2. Roll up the cloth and wring out the liquid in the cabbage, like you’re wringing dry a wet towel. This is a key step so the gyoza doesn’t become watery. 

3. Wring out as much liquid from the cabbage as possible. Do this in batches if it’s easier.Add the wrung-out cabbage, nira, garlic, ginger, pork, soy sauce, 2 tablespoons of the sesame oil, black pepper, salt, sugar, and katakuriko to a large bowl. 

4. Use your hands to mix the ingredients together for about 2 minutes. 

5. Mash and mush the mixture together, squeezing it through your fingers, so it turns into a sticky filling that will hold together when you spoon it into a dumpling skin.

6. To make the dumplings, prepare a tray by lightly dusting it with katakuriko. Place a gyoza skin in the palm of one hand with the floured side down. (The skins are sold with one side floured.) Dip a finger in the katakuriko mixed with warm water and wet the entire edge of the skin. This water-starch mixture is the “glue” that will hold the skin closed. Add about 1 tablespoon of the filling to the center of the skin. Use the index fingers and thumbs of both hands to fold the skin and pinch it together.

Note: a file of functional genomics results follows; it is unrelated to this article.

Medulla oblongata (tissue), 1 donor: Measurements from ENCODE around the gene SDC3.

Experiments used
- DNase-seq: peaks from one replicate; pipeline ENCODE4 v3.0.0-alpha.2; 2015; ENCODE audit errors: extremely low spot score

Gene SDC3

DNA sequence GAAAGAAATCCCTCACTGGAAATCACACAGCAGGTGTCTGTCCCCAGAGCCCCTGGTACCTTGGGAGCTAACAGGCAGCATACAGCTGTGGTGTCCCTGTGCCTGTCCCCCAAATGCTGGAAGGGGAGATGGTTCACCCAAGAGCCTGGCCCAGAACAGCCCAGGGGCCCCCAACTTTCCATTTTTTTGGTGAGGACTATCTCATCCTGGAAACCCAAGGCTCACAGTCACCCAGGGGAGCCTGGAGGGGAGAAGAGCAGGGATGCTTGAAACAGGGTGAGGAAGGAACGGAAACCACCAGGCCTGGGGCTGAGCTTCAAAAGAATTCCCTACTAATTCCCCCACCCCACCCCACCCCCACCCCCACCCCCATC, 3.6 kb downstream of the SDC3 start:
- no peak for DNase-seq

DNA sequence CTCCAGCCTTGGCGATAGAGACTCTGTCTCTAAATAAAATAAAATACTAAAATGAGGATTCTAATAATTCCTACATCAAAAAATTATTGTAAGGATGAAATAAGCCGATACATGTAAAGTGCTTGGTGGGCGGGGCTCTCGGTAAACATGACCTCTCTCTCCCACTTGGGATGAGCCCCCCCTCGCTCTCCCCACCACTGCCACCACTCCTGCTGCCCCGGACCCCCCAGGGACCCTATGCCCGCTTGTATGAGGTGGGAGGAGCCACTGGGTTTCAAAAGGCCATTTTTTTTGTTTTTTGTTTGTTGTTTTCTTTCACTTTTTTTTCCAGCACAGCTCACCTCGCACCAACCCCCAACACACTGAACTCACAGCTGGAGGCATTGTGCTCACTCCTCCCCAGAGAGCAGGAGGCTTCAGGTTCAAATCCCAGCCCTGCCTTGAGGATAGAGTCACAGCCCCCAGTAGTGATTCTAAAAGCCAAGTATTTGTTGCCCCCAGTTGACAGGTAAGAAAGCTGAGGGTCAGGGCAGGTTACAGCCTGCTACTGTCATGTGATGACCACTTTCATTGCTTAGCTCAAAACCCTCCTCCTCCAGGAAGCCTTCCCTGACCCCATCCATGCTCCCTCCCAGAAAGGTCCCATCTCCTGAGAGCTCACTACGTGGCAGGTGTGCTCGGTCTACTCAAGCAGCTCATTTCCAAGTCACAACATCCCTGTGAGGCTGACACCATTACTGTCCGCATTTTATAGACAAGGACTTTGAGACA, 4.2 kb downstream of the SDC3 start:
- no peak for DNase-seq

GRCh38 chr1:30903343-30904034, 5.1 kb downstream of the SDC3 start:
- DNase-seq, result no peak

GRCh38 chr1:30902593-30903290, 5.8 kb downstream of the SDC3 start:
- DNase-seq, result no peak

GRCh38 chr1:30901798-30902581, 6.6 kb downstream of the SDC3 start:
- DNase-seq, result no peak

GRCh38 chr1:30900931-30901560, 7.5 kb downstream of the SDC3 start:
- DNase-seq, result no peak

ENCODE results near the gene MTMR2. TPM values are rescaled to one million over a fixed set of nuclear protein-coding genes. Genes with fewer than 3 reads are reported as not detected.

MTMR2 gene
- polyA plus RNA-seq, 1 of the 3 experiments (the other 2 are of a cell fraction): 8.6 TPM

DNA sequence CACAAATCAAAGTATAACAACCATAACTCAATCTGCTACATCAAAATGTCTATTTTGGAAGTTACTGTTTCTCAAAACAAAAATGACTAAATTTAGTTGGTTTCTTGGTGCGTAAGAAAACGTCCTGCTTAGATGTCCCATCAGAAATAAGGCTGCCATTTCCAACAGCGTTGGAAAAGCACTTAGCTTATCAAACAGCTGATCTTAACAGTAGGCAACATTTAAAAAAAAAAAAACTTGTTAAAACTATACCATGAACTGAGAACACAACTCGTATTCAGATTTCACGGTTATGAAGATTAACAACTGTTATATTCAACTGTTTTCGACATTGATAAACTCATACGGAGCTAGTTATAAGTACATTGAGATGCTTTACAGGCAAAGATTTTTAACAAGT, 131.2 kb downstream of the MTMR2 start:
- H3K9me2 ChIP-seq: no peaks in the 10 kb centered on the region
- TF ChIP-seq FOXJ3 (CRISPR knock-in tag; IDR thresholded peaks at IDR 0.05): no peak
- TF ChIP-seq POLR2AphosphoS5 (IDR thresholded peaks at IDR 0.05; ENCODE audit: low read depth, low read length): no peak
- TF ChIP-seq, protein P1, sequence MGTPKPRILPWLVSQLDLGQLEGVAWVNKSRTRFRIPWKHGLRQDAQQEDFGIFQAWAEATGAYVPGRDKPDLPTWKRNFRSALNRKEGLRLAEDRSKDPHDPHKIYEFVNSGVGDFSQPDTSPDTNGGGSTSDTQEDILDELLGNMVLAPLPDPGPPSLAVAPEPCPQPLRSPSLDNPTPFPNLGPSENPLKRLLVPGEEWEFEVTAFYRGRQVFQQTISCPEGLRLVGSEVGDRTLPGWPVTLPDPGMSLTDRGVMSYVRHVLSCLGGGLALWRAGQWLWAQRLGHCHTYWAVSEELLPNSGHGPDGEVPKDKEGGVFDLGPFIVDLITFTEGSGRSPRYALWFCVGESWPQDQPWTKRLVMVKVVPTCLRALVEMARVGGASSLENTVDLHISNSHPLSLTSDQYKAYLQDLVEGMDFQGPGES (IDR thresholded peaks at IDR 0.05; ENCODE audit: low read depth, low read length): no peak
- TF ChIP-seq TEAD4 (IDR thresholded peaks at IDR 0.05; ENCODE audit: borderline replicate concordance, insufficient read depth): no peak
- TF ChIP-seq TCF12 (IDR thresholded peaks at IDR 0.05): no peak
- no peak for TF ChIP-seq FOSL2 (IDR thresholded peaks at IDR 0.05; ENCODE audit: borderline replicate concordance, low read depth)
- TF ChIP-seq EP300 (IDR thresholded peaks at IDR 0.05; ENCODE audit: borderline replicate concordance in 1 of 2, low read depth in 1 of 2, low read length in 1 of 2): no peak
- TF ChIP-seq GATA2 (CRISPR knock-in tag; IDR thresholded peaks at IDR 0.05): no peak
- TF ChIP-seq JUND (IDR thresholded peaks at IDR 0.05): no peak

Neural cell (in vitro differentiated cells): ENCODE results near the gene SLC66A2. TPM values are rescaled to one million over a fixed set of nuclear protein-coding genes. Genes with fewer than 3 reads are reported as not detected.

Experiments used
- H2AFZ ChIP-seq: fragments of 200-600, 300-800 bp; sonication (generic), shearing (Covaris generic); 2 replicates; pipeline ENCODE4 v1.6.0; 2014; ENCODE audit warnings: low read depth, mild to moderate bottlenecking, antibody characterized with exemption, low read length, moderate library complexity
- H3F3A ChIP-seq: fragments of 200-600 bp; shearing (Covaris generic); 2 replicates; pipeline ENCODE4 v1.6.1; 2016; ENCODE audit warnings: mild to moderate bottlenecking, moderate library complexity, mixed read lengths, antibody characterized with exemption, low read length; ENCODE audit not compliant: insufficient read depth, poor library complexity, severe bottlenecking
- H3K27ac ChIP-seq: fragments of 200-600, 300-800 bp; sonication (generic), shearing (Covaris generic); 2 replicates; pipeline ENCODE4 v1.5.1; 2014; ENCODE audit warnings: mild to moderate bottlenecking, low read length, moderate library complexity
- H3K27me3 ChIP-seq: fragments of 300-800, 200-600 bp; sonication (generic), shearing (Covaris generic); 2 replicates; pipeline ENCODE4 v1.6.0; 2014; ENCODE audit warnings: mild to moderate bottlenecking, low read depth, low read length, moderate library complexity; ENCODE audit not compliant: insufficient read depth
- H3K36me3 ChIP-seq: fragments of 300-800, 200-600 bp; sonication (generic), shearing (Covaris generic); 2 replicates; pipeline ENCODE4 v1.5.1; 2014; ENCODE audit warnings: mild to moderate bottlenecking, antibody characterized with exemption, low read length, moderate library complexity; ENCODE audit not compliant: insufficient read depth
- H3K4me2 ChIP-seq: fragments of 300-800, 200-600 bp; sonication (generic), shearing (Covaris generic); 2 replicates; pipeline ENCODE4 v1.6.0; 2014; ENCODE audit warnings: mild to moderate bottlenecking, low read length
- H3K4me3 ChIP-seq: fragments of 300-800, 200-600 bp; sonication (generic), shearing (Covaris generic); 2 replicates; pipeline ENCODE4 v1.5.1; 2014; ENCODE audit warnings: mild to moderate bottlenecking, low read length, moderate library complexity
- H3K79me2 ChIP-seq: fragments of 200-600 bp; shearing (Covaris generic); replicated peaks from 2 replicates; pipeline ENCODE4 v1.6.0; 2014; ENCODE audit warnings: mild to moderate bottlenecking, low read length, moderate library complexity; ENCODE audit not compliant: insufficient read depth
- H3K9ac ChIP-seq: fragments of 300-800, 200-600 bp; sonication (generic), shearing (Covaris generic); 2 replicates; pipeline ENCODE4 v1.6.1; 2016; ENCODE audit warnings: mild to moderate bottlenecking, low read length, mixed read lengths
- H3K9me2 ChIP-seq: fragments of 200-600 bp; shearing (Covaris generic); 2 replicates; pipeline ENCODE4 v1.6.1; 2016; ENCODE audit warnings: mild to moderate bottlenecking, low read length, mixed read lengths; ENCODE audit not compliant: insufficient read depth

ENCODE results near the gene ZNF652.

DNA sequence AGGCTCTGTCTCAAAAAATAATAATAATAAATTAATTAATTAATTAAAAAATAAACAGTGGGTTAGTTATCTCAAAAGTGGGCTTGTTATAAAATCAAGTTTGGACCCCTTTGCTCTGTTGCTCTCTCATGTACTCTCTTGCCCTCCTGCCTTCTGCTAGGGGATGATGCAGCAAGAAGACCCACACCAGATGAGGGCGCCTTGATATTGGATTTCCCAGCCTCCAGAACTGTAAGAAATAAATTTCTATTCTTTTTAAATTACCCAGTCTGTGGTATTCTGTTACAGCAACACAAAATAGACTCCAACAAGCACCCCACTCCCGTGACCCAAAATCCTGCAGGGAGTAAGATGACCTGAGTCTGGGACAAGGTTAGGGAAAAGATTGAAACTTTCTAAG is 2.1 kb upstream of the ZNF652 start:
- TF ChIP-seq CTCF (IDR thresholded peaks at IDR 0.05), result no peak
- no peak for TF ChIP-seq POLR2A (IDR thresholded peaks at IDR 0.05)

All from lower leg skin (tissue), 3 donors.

7. Place the completed gyoza on the tray, fold side up. Repeat until you’ve used up all the filling.

8. To prepare the dipping sauce, combine the soy sauce, vinegar, and rayu. A classic proportion is 4 parts soy sauce to 2 parts vinegar to 1 part rayu. Adjust to your own taste. Pour the dipping sauce into individual small bowls and set aside.

9. To cook the gyoza, preheat a nonstick pan or cast-iron skillet over high heat for about 5 minutes. (We like to use a 12-inch-diameter skillet with a cover to prepare gyoza.)